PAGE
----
China’s drive for better road safety is starting to pay dividends but it still has a way to go
Kamilia Lahrichi praises Beijing’s efforts to introduce laws covering drink-driving, speeding, seat belt and helmet use, but says better planning and coordination are needed to cut the 250,000 road deaths per year
Following the end of the second global conference on road safety in Brazil this week, China deserves praise for progress in cutting its death toll since 2001. However, it still has a way to go.
Although Beijing has passed most of the critical legislation – covering drink-driving, motorcycle helmets and seat belts – to foster a culture of safety, the world’s biggest auto market still counts over 250,000 road deaths a year (nearly 25 per cent of all such fatalities worldwide), according to the “Global Status Report on Road Safety 2015” released by the World Health Organisation this month.
The reality is that road injuries are not an incurable ill; government inaction, however, may be.
Car accidents remain the major cause of death for Chinese under 45, according to the WHO. In other words, those aged under 45 are more likely to die in a car accident than from suicide, HIV or malaria.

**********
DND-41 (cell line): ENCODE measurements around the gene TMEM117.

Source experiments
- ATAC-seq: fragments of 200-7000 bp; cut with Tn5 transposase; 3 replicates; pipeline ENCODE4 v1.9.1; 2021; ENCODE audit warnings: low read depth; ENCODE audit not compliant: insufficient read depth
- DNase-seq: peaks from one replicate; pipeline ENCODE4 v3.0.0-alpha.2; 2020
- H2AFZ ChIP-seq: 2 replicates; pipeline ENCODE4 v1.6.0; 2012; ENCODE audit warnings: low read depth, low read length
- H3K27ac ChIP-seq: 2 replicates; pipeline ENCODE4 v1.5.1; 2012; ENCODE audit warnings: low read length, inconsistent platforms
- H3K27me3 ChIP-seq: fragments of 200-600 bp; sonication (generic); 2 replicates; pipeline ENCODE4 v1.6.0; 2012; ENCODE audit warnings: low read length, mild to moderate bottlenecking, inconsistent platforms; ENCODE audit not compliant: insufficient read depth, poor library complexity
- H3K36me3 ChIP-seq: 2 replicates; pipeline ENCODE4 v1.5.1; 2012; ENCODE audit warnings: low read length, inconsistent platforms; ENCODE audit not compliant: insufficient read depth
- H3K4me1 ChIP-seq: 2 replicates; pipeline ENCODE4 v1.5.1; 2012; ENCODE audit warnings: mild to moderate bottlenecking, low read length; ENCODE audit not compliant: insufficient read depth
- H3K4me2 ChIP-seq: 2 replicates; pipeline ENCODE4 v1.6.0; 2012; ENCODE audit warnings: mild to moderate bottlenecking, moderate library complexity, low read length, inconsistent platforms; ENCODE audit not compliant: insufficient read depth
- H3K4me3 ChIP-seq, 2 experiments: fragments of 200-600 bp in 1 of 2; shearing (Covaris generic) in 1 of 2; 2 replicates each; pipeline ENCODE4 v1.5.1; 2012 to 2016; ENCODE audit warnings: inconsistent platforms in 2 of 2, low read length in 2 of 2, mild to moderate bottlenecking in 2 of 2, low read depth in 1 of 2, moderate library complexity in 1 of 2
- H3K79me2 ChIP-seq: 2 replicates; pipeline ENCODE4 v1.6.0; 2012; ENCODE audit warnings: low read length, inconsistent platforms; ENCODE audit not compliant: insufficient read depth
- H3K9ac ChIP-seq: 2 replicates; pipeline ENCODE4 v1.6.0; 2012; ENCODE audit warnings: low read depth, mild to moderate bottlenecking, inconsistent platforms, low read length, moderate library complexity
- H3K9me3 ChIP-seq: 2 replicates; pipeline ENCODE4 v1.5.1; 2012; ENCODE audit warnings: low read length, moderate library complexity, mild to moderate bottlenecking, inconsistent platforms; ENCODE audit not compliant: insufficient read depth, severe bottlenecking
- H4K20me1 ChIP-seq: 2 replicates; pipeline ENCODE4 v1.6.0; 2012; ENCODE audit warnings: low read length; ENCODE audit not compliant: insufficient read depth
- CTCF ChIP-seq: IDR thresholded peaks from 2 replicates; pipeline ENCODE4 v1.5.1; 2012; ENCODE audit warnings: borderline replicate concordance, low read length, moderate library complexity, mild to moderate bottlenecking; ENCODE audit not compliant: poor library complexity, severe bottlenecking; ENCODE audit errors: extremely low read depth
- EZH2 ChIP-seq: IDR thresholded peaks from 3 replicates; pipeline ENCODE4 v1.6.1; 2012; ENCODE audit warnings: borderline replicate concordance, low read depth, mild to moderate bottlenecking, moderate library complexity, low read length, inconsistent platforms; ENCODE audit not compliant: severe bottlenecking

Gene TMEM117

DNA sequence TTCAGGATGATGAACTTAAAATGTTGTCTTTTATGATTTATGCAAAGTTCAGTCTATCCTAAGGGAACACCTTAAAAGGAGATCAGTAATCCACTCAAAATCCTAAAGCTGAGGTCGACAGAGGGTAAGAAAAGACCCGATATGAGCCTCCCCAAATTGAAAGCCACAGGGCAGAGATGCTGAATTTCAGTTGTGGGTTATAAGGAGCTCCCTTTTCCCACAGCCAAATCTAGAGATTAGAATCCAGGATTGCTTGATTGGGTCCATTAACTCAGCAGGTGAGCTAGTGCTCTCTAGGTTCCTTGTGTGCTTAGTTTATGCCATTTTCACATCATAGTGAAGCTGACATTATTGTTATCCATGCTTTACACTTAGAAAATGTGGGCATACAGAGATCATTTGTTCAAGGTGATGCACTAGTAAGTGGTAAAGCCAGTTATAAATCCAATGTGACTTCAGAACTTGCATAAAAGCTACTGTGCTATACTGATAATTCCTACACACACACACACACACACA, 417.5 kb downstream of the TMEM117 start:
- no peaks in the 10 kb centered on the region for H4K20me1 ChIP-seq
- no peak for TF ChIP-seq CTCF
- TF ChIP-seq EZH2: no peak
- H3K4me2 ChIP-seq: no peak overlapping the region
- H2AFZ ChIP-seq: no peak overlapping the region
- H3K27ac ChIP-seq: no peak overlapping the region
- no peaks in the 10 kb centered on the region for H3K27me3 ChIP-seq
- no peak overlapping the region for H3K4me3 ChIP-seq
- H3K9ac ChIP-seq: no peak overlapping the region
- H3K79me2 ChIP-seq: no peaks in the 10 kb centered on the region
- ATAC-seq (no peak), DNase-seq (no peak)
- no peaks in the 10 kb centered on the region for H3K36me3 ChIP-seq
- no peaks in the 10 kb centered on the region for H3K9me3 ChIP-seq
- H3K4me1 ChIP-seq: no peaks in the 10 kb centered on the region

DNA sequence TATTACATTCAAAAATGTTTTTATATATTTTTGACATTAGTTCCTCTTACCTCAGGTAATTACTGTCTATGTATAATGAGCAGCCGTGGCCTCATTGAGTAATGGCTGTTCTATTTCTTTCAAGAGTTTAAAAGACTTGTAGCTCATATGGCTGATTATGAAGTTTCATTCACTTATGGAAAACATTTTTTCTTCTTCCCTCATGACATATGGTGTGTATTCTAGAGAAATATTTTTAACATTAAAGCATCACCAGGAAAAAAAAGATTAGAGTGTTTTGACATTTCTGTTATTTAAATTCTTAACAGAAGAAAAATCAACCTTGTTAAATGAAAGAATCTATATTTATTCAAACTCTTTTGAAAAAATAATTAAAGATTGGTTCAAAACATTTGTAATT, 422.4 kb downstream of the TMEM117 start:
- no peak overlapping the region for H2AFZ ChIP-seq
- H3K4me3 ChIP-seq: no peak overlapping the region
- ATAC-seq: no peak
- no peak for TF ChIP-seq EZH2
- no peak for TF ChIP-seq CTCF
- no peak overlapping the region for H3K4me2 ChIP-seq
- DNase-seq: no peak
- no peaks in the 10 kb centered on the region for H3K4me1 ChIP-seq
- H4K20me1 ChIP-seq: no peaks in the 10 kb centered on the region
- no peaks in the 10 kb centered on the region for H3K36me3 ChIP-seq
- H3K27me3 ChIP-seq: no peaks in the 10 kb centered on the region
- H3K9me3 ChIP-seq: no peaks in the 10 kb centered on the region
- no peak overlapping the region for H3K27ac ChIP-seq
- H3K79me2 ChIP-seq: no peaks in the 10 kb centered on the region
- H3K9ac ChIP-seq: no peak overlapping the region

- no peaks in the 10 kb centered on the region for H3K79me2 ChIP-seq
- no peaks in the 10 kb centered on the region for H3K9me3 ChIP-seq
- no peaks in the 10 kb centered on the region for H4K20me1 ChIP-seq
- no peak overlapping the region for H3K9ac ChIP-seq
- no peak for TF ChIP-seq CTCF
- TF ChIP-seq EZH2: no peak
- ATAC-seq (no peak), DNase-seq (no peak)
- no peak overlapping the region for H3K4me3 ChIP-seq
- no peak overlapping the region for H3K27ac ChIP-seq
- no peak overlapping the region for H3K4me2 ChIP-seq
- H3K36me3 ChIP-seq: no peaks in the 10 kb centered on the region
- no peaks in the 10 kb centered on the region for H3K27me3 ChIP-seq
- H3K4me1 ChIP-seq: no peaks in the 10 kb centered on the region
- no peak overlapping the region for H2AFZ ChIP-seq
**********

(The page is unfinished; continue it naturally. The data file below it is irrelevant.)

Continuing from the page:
This global public health issue can only be solved domestically. There needs to be better coordination between different sectors of government, such as the health and transport ministries.
First, the Chinese government has a critical role to play in communicating properly the risks of not enforcing the seat belt, speeding, helmet and drink-driving laws.
Similarly, it has to shed light on the potential of road safety in terms of health and development. In fact, economic losses related to road accidents amount to 3-5 per cent of GDP in low- and middle-income nations like China – a critical loss.
To do so, Beijing has to provide relevant and accurate data on road crashes. The WHO’s figures for China’s annual death toll in road traffic accidents are more than four times those that the Chinese government published. Police in China often underreport road death figures.
The point is to take into account all casualties – drivers and passengers but also pedestrians.
It may not be possible for any government to completely eliminate road accidents, but they can all enhance their response to crashes by making available an emergency phone number and training people to attend to road victims as quickly as possible.
Another simple measure to cut accidents is to install speed bumps near schools.
Many lives could be saved in China with better transport planning. Road casualties in Chinese cities are usually drivers, but passengers and cyclists are also victims. Riders of two-wheeled vehicles and pedestrians are the main victims in rural areas.
China’s future is ultimately not about manufacturing and using more cars. Rather, it should be about walking and cycling more, and safely.
Kamilia Lahrichi is a foreign correspondent and recipient of the 2014 United Nations Foundation’s “Global Issues” Journalism Fellowship. www.kamilialahrichi.com